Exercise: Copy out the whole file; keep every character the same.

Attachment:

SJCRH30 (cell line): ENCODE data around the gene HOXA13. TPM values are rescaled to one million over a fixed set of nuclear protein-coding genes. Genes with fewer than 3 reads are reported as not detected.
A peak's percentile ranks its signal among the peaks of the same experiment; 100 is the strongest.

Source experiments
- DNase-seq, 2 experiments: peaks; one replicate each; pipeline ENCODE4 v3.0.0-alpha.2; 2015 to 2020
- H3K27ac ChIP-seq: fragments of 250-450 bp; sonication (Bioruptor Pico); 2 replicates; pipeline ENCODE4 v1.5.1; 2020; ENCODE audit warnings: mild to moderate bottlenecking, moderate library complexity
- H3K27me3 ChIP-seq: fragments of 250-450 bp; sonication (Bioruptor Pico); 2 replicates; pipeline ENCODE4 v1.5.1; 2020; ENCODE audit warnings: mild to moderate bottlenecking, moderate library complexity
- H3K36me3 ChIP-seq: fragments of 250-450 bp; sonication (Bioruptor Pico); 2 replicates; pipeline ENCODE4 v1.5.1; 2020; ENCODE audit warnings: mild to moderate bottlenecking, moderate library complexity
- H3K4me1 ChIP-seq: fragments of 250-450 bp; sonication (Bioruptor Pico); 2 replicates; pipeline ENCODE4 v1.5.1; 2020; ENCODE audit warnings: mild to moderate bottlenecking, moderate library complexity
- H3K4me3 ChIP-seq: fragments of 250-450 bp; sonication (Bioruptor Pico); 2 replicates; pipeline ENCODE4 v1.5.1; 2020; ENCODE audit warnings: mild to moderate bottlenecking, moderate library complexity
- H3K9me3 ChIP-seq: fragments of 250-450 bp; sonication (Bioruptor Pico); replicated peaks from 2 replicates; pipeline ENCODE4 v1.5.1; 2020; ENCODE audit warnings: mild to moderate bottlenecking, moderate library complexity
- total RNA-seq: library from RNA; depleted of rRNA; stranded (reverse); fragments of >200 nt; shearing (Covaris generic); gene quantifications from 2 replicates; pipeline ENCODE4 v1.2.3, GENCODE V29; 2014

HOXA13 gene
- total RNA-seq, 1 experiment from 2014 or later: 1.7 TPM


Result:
SJCRH30 (cell line): ENCODE data around the gene HOXA13. TPM values are rescaled to one million over a fixed set of nuclear protein-coding genes. Genes with fewer than 3 reads are reported as not detected.
A peak's percentile ranks its signal among the peaks of the same experiment; 100 is the strongest.

Source experiments
- DNase-seq, 2 experiments: peaks; one replicate each; pipeline ENCODE4 v3.0.0-alpha.2; 2015 to 2020
- H3K27ac ChIP-seq: fragments of 250-450 bp; sonication (Bioruptor Pico); 2 replicates; pipeline ENCODE4 v1.5.1; 2020; ENCODE audit warnings: mild to moderate bottlenecking, moderate library complexity
- H3K27me3 ChIP-seq: fragments of 250-450 bp; sonication (Bioruptor Pico); 2 replicates; pipeline ENCODE4 v1.5.1; 2020; ENCODE audit warnings: mild to moderate bottlenecking, moderate library complexity
- H3K36me3 ChIP-seq: fragments of 250-450 bp; sonication (Bioruptor Pico); 2 replicates; pipeline ENCODE4 v1.5.1; 2020; ENCODE audit warnings: mild to moderate bottlenecking, moderate library complexity
- H3K4me1 ChIP-seq: fragments of 250-450 bp; sonication (Bioruptor Pico); 2 replicates; pipeline ENCODE4 v1.5.1; 2020; ENCODE audit warnings: mild to moderate bottlenecking, moderate library complexity
- H3K4me3 ChIP-seq: fragments of 250-450 bp; sonication (Bioruptor Pico); 2 replicates; pipeline ENCODE4 v1.5.1; 2020; ENCODE audit warnings: mild to moderate bottlenecking, moderate library complexity
- H3K9me3 ChIP-seq: fragments of 250-450 bp; sonication (Bioruptor Pico); replicated peaks from 2 replicates; pipeline ENCODE4 v1.5.1; 2020; ENCODE audit warnings: mild to moderate bottlenecking, moderate library complexity
- total RNA-seq: library from RNA; depleted of rRNA; stranded (reverse); fragments of >200 nt; shearing (Covaris generic); gene quantifications from 2 replicates; pipeline ENCODE4 v1.2.3, GENCODE V29; 2014

HOXA13 gene
- total RNA-seq, 1 experiment from 2014 or later: 1.7 TPM